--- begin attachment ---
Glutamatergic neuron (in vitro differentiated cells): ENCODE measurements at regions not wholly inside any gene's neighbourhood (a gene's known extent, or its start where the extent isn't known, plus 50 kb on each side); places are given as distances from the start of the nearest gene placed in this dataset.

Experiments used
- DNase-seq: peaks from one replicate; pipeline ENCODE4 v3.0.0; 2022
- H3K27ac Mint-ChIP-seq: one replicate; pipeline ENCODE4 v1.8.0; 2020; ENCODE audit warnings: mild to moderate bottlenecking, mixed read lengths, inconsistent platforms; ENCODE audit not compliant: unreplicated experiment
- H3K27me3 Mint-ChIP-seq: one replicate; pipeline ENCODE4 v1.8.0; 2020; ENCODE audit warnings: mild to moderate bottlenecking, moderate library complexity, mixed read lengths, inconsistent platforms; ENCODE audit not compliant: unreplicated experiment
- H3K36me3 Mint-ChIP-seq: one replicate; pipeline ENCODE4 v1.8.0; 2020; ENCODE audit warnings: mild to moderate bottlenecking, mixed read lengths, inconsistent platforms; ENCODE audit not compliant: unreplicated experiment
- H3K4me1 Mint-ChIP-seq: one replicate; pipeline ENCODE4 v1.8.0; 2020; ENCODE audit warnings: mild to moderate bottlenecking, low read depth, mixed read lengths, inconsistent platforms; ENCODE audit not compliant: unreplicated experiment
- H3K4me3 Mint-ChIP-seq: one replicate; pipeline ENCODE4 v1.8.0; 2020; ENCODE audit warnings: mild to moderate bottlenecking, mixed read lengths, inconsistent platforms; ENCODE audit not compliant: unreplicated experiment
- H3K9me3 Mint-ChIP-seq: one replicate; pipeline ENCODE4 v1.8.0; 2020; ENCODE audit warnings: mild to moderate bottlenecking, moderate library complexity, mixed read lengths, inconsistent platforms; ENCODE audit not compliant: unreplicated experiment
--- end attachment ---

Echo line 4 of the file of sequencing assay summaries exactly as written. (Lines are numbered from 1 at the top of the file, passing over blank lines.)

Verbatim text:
- H3K27ac Mint-ChIP-seq: one replicate; pipeline ENCODE4 v1.8.0; 2020; ENCODE audit warnings: mild to moderate bottlenecking, mixed read lengths, inconsistent platforms; ENCODE audit not compliant: unreplicated experiment